iPads in Education

Innovating education with technology.

You Want iPads For Your School ... But Is That Enough?

Everywhere I turn schools seem to be buying iPads. Critics, even in this forum, question whether investment in a relatively new and untested technology can be justified, especially given the current economic climate. To some degree, I think their scepticism has merit.

Buying iPads for your school may not improve the standard of education.

Technology is a tool. The issue of greater consequence should be how you plan to use them. To be clear, this isn't a question of whether you should use this particular app or that app. Overall, I think the whole "iPad discussion" centers far too much on a review and critique of available apps. The particular app that you use for Math or the cloud app you use for collecting documents all have their purpose on a micro level. The macro question however is one of vision...

"How will I use new technology to change the fundamental practice of education?"

You see, without a clear vision your educational dollars may in fact be wasted.

If you want iPads so that you can distribute digital reading material to support a largely teacher driven, content based program ... it's not enough.

If you want iPads so that children can practice drills without any knowledge or context of how the skill being drilled has relevance to their daily life ... it's not enough.

If you want iPads so that you can develop and disseminate flash cards that help students cram for testing ... it's not enough.

If you want iPads because you envision them improving education by making existing processes more efficient ... it's not enough.

And of course, if you want iPads because they're cool and everyone else is buying them ... that's clearly not enough.


On the other hand...

Maybe you want iPads because they can enable students to access and evaluate vast pools of knowledge in order to help them resolve problems and form original opinions?

Maybe you want iPads because they provide an instant gateway for students to research themes that have intrinsic interest to them?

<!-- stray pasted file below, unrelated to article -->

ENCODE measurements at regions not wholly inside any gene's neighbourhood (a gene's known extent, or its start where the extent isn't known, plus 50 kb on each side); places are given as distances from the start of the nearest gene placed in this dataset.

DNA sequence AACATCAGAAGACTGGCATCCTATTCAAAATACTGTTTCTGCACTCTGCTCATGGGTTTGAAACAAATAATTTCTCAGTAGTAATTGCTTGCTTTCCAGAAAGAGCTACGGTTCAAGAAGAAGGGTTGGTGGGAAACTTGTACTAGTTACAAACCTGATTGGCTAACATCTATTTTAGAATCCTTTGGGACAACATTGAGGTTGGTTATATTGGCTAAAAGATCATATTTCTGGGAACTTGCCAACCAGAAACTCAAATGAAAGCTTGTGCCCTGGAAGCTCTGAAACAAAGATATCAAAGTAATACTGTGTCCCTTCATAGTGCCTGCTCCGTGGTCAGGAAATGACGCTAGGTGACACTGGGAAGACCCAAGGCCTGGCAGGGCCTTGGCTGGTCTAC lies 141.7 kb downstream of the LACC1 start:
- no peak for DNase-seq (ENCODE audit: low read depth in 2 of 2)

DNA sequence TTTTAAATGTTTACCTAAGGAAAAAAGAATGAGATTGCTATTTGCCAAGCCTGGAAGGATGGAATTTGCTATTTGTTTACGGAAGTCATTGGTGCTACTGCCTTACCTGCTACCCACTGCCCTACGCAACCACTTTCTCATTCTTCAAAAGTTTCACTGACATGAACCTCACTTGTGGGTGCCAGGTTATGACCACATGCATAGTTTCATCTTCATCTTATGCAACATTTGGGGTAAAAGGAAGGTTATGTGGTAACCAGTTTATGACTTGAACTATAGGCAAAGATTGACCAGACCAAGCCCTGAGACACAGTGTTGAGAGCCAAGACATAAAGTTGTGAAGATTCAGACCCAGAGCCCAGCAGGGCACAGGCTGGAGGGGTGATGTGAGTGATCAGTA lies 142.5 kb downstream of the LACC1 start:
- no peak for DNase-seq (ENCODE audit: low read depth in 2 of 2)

Maybe you want iPads because we live in a global society and iPads are an excellent way to communicate and collaborate with people around the world?

Maybe you want iPads because they have an integrated camera and microphone thereby allowing students to express themselves in a variety of media instead of purely text?

Maybe you want iPads because you see them as tools that may enable education that is both differentiated by abilities and interest?

Maybe you want iPads because you see that it might ignite student motivation to learn.

Maybe you want iPads because you recognize that they help students with less resources tap into their creative potential to develop music, art, photography and more.

Maybe you want iPads because you have a vision of how they might empower students to pursue their passions and take greater control over the path of their own education?


We're still talking about bringing education into the 21st century - yet we're already eleven years into it. Our society, culture and industry are all forging ahead at exponential speed leaving the practice of education in their wake. We could quote overused cliches such as, "it's not about the technology" but frankly finding ways to place technology in our schools is an important first step. However it's just a first step. Technology has become a core component of almost every facet of our daily lives but modernizing education requires significantly more commitment than simply providing students with access to technology.

Are you buying iPads or other technology because you see an urgent need for change in our aging, "business as usual" system of education? If not, then it's simply not enough ... and our kids are screaming for more.

 

 

Sam Gliksman
Email: samgliksman@gmail.com
Twitter: @samgliksman

 

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Comment by Vic D'Sims on July 23, 2013 at 3:57pm

Definitely a Tutorial on HOW to and ADVANTAGES, as well as "watch out " for...xyz

Battery running out during peak teaching time, and every now and then a broken glass from a drop, could be corrected, if we know about carts, cases and other options. Site like these, and great Youtube vids helped me get a start. Even if small. 

Comment by Stacy Harris on August 9, 2011 at 1:58pm